That’s not me speaking, but a comment from a fellow modeller on a message board. While there is obviously some truth in the sentiment, it set me thinking – do all kit decals suck?
Hmmm. Good question, really, and everyone’s experience is going to be unique. I have probably over 500 sheets of aftermarket decals in my collection, so you would think my answer would have been wholehearted agreement, but the fact is I have not used all that many of them. The Hobby Boss Fw 190 D-9 which I completed recently in Hans Ulrich Rudel’s markings constitutes my first AM scheme in a long while, and my Airfix Mustang continues the trend.
Kit decals recently almost hung me out to dry, to be sure. I built Hasegawa’s excellent 1:32nd scale Fw 190 A-8 in Hans Dortenmann’s markings for the D-Day period, and as with all German aircraft, with their infinitely variable lack of standard, once you have committed to a paint scheme you really need to follow through with the right markings, and in this instance the kit decals, despite looking fine, refused to separate from the backing, and encouragement caused them to break up. They were somewhat out of register also. Obtaining insignia, stencil data and individual markings from AM sheets would have cost me around $60, which is more than I gave for the kit, and I was ready to put the model back on the shelf until a fellow modeller came to the rescue, having the same kit and planning to use AM for it. I shall forever be in his debt! More about that build later when I do a retrospective review, but the anecdote has more or less established that even the biggest firms can have crappy decals at times.
Many folks have very little good to say about Tamiya’s decals, though for myself I have yet to have a seriously negative experience with them. Indeed, I have been lucky enough to pick up both Tamiya and Hasegawa editions containing Cartograf-printed decals, and you can’t ask for better than that. Sometimes AM is not the be-all and end-all, though. I have Eagle Strike’s RAF Roundels set and while they function fine, they grip so tight to the surface they display every imperfection so they look like pebble-dash paving. When I did my Spitfire at the beginning of this year, I used Hasegawa’s decals preferentially – they were that bit thicker and came up with a smooth finish. Likewise, I used Aztek’s Hinomarus on an Arii Raiden I built about two years ago, and though they went down nicely they did not snug into all the surface detail, so my hopes of accenting all the rivets and lines crossing the insignia was thwarted, no matter how much solution I used. And again, on my recent Mustang, I used EagleStrike’s markings, and this time they refused to draw into the surface at all – where the upper wing insignia crossed an aileron jack I had to cut the decal to get it to settle.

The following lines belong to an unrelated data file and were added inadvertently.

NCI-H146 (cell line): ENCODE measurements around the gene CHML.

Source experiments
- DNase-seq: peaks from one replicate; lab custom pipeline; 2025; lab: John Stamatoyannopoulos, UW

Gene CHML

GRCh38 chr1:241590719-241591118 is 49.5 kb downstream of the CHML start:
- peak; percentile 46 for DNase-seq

I remember a Spitfre from an Eastern European firm I built as a kid, I had never seen decals disintegrate when wetted before – there was no carrier film! Recently I expected Zvezda’s decals to be a real fight on their T-72, but they were actually a breeze. I remember Airfix decals from the 70s that might have been thickish and the wrong colours but they never failed to free off from the paper and could be guided into place with a junior modeller’s forefinger, then actually stick down to a matt surface. That sounds like decals created with a specific marketplace and skill-level in mind!
Twenty, twenty-five, years ago, Monogram still made some of the best-loved kits on the market and I remember mentioning to a hobby shop proprietor that while I loved the mouldings, the decals were probably the poorest I had ever seen and would always replace them with AMs. His reply has always stuck in my mind: ‘That’s what all serious modellers do.”
What about Academy and Hobbycraft? Grey-box edition for the latter, forget it, black-box edition, they raised their game. I guess they took criticisms onboard! The Korean guys? Well, I’ve had kits where the decals simply did not work, end of story, and others where they worked, but grudgingly. The memory of that has kept me from being anything but wary ever since, and when I compare it to the faultless application and cooperative nature of the Superscales I used on Rudel’s bird not long ago, I can see why that chap on the forum would have said what he said. Do we really need the kind of heartache we get from substandard decals?
We can certainly do without it, but the fact remains, not every kit decal sheet is that bad. Of the kits in my display case, those with AMs or other combinations of decals to get the subject and effect I wanted are in fact outnumbered by those featuring kit-supplied markings by several to one. So I guess you could say that it’s all about the individual experience as to how down you are on what you get right out of the box. There is no denying that sometimes they are very poor indeed, but, at least in my own experience, this has been more the exception than the rule. That said, as this was written I was laying the decals onto a Tamiya Corsair (see a few posts back) and they almost made a liar of me, with their shatter-prone nature. They were very thin and featured true whites, and reacted to solvents well enough, but that did not make them usable. I switched to an old Aeromaster sheet, which behaved very well and allowed me to finish the project with some minimal reworking, so hey, what do I know? Maybe enough kit decals really do suck to make the header line a truism after all!